Earlier this month, the GSA announced a new Unique Entity Identifier Standard for Federal awards management. The new standard will go into effect December 2020. It will replace the current DUNS number system as the official identifier for all businesses contracting with the U.S. Federal Government. This should make registering to do business with the federal government a little easier, but the proof will be in the roll-out.Continue reading
Everyone involved with government contracting knows, or should know, a little bit about registration in SAM.gov. Registration is now required for ALL federal contractors at the time they submit bids.
This blog post provides you with 5 things you should know about registering in SAM.gov.Continue reading
In last week’s edition of the SmallGovCon Week In Review, we referenced a FAR update that has important ramifications for prospective small business government contractors. This rule is potentially important enough that we figured it deserved its own stand-alone SmallGovCon post.
So what’s so important about this new rule? In a nutshell, it clarifies that offerors must be registered in SAM at the time of bid submission to be considered for an award.
One of the first things a prospective government contractor (including a joint venture) must do to be eligible for an award is to create a business profile in the System for Award Management (or “SAM”). Before making an award, in fact, the contracting officer is obligated to verify the prospective contractor is registered in SAM.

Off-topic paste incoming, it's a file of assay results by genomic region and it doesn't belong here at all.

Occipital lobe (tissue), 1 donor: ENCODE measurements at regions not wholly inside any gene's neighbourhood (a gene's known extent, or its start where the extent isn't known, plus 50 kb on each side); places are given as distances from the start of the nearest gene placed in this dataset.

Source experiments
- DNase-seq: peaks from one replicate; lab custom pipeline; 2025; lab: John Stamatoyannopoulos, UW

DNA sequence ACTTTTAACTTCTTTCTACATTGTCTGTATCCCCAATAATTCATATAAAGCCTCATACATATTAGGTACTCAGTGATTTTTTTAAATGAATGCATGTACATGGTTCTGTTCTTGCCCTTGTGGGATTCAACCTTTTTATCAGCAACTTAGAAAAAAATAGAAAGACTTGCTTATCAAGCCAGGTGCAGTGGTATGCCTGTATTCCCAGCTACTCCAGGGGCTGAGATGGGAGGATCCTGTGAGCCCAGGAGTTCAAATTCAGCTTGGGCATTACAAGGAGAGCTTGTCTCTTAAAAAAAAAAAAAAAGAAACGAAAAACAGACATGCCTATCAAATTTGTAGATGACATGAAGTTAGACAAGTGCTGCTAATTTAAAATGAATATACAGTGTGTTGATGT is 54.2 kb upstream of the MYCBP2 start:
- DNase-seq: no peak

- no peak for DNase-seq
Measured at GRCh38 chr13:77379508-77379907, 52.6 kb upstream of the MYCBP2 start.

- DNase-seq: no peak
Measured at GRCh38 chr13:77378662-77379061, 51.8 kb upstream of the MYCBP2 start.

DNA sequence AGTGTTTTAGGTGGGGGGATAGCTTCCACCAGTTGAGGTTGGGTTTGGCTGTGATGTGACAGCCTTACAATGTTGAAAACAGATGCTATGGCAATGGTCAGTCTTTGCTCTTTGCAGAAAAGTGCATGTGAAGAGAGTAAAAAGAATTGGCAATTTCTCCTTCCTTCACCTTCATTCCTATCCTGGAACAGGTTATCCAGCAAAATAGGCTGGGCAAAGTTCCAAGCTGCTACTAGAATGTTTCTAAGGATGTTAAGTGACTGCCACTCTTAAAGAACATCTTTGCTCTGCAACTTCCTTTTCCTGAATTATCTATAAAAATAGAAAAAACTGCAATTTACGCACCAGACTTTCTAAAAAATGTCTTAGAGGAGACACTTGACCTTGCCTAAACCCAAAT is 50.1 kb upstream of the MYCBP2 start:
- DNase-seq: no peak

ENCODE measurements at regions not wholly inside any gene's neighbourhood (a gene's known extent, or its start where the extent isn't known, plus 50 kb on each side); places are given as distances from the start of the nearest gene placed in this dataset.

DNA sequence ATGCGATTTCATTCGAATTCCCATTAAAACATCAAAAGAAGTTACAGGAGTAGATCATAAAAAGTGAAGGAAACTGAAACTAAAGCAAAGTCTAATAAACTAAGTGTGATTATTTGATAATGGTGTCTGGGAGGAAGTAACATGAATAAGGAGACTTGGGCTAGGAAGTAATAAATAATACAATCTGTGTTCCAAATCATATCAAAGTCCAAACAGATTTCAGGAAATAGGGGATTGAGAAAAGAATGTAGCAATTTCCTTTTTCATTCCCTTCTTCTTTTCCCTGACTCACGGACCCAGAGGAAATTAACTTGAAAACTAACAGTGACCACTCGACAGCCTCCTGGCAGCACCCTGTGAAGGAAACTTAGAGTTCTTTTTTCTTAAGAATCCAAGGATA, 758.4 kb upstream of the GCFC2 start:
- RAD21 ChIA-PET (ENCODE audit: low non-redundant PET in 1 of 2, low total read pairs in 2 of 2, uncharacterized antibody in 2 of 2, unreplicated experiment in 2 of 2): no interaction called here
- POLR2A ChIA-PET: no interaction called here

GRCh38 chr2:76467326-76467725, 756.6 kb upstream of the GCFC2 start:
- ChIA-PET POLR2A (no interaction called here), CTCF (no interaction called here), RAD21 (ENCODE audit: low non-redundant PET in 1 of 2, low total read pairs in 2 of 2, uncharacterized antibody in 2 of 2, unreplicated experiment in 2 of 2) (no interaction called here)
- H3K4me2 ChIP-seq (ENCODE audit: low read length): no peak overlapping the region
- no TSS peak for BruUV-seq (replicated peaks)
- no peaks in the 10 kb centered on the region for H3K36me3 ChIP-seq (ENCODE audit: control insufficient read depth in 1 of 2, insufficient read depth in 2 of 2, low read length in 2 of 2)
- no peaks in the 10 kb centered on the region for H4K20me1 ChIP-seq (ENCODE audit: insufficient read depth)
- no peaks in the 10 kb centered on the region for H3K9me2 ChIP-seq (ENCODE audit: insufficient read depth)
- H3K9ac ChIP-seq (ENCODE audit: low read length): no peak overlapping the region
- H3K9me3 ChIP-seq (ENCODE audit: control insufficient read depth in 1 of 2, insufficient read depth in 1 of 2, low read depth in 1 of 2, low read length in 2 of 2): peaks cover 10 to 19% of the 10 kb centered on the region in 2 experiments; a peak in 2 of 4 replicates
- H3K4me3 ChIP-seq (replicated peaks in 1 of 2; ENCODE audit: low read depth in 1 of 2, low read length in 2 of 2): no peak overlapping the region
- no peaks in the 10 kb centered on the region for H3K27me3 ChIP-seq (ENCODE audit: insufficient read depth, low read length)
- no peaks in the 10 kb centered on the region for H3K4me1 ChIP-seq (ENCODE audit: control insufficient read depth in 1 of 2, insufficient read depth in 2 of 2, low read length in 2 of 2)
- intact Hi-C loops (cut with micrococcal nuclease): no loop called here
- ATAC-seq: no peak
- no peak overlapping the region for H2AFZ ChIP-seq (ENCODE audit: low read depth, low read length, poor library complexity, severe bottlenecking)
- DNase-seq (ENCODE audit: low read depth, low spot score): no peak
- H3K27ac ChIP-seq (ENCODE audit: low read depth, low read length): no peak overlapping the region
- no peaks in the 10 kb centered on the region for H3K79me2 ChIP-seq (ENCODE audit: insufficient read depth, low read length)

Not only must a business be registered in SAM, but its registration should be up-to-date. It’s an enduring myth of government contracting that a business’s SAM profile only has to be updated annually. But as FAR 4.1201(b)(1) instructs, an offeror’s SAM profile has to be updated as necessary to ensure that it is “kept current, accurate, and complete.”
What happens if a prospective awardee fails to update its SAM profile? Can a disappointed bidder challenge the basis of the award? The answer, according to GAO, is “it depends.”
There is no cost to register in SAM or other government contracting databases–but that hasn’t stopped some companies from charging would-be contractors hefty fees for assistance in the registration process. Some of these companies are out-and-out frauds, like the Tampa firm whose owner recently pleaded guilty to wire fraud in a FEMA registration scheme. And others, while not fraudulent, still often neglect to mention an important (but for them, inconvenient) fact: government contracts registration assistance is available for free through Procurement Technical Assistance Centers and other reputable sources.
Now, a bipartisan new Senate bill aims to get the word out about the free registration assistance available to prospective contractors.
Government contractors who have attempted to recently register or re-register in the SAM database have been confronted with new questions asking about an “immediate owner” and a “higher-level owner.” These new SAM questions have caused some confusion about what information, if any, a contractor must provide in SAM with respect to an “immediate owner” or “higher-level owner.”
The new questions originate in a recent amendment to the FAR, which requires all SAM registrants, if owned by another entity, to identify that entity by legal name, CAGE code, and type of ownership. This blog post breaks down the new rule and explains when this rule will come into play.